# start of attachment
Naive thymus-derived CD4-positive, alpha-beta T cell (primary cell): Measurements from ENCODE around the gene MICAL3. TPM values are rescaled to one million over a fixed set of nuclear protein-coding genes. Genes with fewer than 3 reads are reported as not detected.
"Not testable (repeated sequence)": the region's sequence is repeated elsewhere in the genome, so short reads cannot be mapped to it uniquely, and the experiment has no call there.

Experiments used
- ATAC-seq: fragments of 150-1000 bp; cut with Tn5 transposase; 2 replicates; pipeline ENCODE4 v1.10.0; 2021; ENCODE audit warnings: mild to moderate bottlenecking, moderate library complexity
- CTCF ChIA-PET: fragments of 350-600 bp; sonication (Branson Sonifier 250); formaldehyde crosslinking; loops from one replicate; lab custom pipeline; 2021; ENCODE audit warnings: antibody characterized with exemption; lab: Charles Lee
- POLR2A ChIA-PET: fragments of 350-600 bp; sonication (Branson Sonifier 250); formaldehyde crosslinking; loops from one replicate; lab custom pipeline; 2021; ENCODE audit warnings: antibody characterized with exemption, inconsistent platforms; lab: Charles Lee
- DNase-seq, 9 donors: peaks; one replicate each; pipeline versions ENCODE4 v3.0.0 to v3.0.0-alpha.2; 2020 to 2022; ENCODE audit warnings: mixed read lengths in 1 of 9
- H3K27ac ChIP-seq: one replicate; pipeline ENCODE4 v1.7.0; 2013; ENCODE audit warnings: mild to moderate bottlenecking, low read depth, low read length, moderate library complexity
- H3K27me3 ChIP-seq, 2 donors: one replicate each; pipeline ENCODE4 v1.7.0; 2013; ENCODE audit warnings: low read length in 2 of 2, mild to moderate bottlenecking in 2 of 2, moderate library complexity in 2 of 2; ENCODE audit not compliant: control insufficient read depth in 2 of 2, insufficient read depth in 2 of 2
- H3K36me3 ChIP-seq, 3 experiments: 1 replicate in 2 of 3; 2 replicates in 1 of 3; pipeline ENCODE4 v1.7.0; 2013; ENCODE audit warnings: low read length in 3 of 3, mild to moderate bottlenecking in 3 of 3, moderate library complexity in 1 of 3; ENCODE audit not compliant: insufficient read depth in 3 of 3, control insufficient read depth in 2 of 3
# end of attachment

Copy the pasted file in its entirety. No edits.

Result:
Naive thymus-derived CD4-positive, alpha-beta T cell (primary cell): Measurements from ENCODE around the gene MICAL3. TPM values are rescaled to one million over a fixed set of nuclear protein-coding genes. Genes with fewer than 3 reads are reported as not detected.
"Not testable (repeated sequence)": the region's sequence is repeated elsewhere in the genome, so short reads cannot be mapped to it uniquely, and the experiment has no call there.

Experiments used
- ATAC-seq: fragments of 150-1000 bp; cut with Tn5 transposase; 2 replicates; pipeline ENCODE4 v1.10.0; 2021; ENCODE audit warnings: mild to moderate bottlenecking, moderate library complexity
- CTCF ChIA-PET: fragments of 350-600 bp; sonication (Branson Sonifier 250); formaldehyde crosslinking; loops from one replicate; lab custom pipeline; 2021; ENCODE audit warnings: antibody characterized with exemption; lab: Charles Lee
- POLR2A ChIA-PET: fragments of 350-600 bp; sonication (Branson Sonifier 250); formaldehyde crosslinking; loops from one replicate; lab custom pipeline; 2021; ENCODE audit warnings: antibody characterized with exemption, inconsistent platforms; lab: Charles Lee
- DNase-seq, 9 donors: peaks; one replicate each; pipeline versions ENCODE4 v3.0.0 to v3.0.0-alpha.2; 2020 to 2022; ENCODE audit warnings: mixed read lengths in 1 of 9
- H3K27ac ChIP-seq: one replicate; pipeline ENCODE4 v1.7.0; 2013; ENCODE audit warnings: mild to moderate bottlenecking, low read depth, low read length, moderate library complexity
- H3K27me3 ChIP-seq, 2 donors: one replicate each; pipeline ENCODE4 v1.7.0; 2013; ENCODE audit warnings: low read length in 2 of 2, mild to moderate bottlenecking in 2 of 2, moderate library complexity in 2 of 2; ENCODE audit not compliant: control insufficient read depth in 2 of 2, insufficient read depth in 2 of 2
- H3K36me3 ChIP-seq, 3 experiments: 1 replicate in 2 of 3; 2 replicates in 1 of 3; pipeline ENCODE4 v1.7.0; 2013; ENCODE audit warnings: low read length in 3 of 3, mild to moderate bottlenecking in 3 of 3, moderate library complexity in 1 of 3; ENCODE audit not compliant: insufficient read depth in 3 of 3, control insufficient read depth in 2 of 3